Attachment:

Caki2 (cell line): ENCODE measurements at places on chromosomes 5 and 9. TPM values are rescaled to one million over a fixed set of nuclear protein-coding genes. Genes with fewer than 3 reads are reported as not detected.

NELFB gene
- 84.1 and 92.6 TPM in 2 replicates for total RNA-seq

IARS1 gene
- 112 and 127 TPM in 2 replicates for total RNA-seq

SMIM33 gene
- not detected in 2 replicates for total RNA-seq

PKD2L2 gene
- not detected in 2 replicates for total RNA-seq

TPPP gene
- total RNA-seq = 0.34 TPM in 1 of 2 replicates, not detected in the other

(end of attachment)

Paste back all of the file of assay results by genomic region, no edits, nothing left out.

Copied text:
Caki2 (cell line): ENCODE measurements at places on chromosomes 5 and 9. TPM values are rescaled to one million over a fixed set of nuclear protein-coding genes. Genes with fewer than 3 reads are reported as not detected.

NELFB gene
- 84.1 and 92.6 TPM in 2 replicates for total RNA-seq

IARS1 gene
- 112 and 127 TPM in 2 replicates for total RNA-seq

SMIM33 gene
- not detected in 2 replicates for total RNA-seq

PKD2L2 gene
- not detected in 2 replicates for total RNA-seq

TPPP gene
- total RNA-seq = 0.34 TPM in 1 of 2 replicates, not detected in the other